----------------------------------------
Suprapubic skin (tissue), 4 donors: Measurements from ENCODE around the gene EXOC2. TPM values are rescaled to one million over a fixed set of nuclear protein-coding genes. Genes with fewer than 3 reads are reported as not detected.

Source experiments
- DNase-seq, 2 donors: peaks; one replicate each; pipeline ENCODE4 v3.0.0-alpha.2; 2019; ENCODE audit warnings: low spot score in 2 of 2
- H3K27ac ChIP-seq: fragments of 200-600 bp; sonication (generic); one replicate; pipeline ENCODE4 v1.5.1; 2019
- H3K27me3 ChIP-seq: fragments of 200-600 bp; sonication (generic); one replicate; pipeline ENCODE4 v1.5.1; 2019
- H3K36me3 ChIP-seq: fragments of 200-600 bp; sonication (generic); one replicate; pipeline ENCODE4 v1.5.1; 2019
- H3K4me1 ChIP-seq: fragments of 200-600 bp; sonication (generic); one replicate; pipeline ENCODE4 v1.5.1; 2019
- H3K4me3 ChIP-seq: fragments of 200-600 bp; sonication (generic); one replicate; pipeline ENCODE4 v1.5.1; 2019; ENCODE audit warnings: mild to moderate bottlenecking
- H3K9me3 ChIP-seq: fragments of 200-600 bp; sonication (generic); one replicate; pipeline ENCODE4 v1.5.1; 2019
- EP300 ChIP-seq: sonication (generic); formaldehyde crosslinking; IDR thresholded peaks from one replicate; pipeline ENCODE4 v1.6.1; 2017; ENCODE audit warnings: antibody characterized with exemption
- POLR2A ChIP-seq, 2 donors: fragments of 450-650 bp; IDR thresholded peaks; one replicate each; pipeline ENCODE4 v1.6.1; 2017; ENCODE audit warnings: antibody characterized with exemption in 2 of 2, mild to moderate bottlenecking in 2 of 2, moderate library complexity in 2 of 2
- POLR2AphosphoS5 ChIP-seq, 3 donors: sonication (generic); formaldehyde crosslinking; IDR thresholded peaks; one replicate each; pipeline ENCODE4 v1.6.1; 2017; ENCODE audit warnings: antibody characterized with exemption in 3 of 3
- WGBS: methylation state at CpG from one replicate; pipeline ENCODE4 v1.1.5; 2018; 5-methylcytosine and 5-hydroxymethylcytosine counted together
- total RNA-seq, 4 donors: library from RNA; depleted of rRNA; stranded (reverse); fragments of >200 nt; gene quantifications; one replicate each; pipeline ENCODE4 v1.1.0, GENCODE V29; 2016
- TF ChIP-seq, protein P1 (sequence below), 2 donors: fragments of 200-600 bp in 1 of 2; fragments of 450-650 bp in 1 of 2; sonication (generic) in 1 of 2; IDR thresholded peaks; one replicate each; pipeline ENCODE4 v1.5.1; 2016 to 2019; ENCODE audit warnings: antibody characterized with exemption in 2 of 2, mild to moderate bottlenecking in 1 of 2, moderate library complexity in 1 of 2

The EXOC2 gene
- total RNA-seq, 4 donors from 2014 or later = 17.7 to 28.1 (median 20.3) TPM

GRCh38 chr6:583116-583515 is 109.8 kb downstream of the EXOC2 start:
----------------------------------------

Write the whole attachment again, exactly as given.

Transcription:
Suprapubic skin (tissue), 4 donors: Measurements from ENCODE around the gene EXOC2. TPM values are rescaled to one million over a fixed set of nuclear protein-coding genes. Genes with fewer than 3 reads are reported as not detected.

Source experiments
- DNase-seq, 2 donors: peaks; one replicate each; pipeline ENCODE4 v3.0.0-alpha.2; 2019; ENCODE audit warnings: low spot score in 2 of 2
- H3K27ac ChIP-seq: fragments of 200-600 bp; sonication (generic); one replicate; pipeline ENCODE4 v1.5.1; 2019
- H3K27me3 ChIP-seq: fragments of 200-600 bp; sonication (generic); one replicate; pipeline ENCODE4 v1.5.1; 2019
- H3K36me3 ChIP-seq: fragments of 200-600 bp; sonication (generic); one replicate; pipeline ENCODE4 v1.5.1; 2019
- H3K4me1 ChIP-seq: fragments of 200-600 bp; sonication (generic); one replicate; pipeline ENCODE4 v1.5.1; 2019
- H3K4me3 ChIP-seq: fragments of 200-600 bp; sonication (generic); one replicate; pipeline ENCODE4 v1.5.1; 2019; ENCODE audit warnings: mild to moderate bottlenecking
- H3K9me3 ChIP-seq: fragments of 200-600 bp; sonication (generic); one replicate; pipeline ENCODE4 v1.5.1; 2019
- EP300 ChIP-seq: sonication (generic); formaldehyde crosslinking; IDR thresholded peaks from one replicate; pipeline ENCODE4 v1.6.1; 2017; ENCODE audit warnings: antibody characterized with exemption
- POLR2A ChIP-seq, 2 donors: fragments of 450-650 bp; IDR thresholded peaks; one replicate each; pipeline ENCODE4 v1.6.1; 2017; ENCODE audit warnings: antibody characterized with exemption in 2 of 2, mild to moderate bottlenecking in 2 of 2, moderate library complexity in 2 of 2
- POLR2AphosphoS5 ChIP-seq, 3 donors: sonication (generic); formaldehyde crosslinking; IDR thresholded peaks; one replicate each; pipeline ENCODE4 v1.6.1; 2017; ENCODE audit warnings: antibody characterized with exemption in 3 of 3
- WGBS: methylation state at CpG from one replicate; pipeline ENCODE4 v1.1.5; 2018; 5-methylcytosine and 5-hydroxymethylcytosine counted together
- total RNA-seq, 4 donors: library from RNA; depleted of rRNA; stranded (reverse); fragments of >200 nt; gene quantifications; one replicate each; pipeline ENCODE4 v1.1.0, GENCODE V29; 2016
- TF ChIP-seq, protein P1 (sequence below), 2 donors: fragments of 200-600 bp in 1 of 2; fragments of 450-650 bp in 1 of 2; sonication (generic) in 1 of 2; IDR thresholded peaks; one replicate each; pipeline ENCODE4 v1.5.1; 2016 to 2019; ENCODE audit warnings: antibody characterized with exemption in 2 of 2, mild to moderate bottlenecking in 1 of 2, moderate library complexity in 1 of 2

The EXOC2 gene
- total RNA-seq, 4 donors from 2014 or later = 17.7 to 28.1 (median 20.3) TPM

GRCh38 chr6:583116-583515 is 109.8 kb downstream of the EXOC2 start: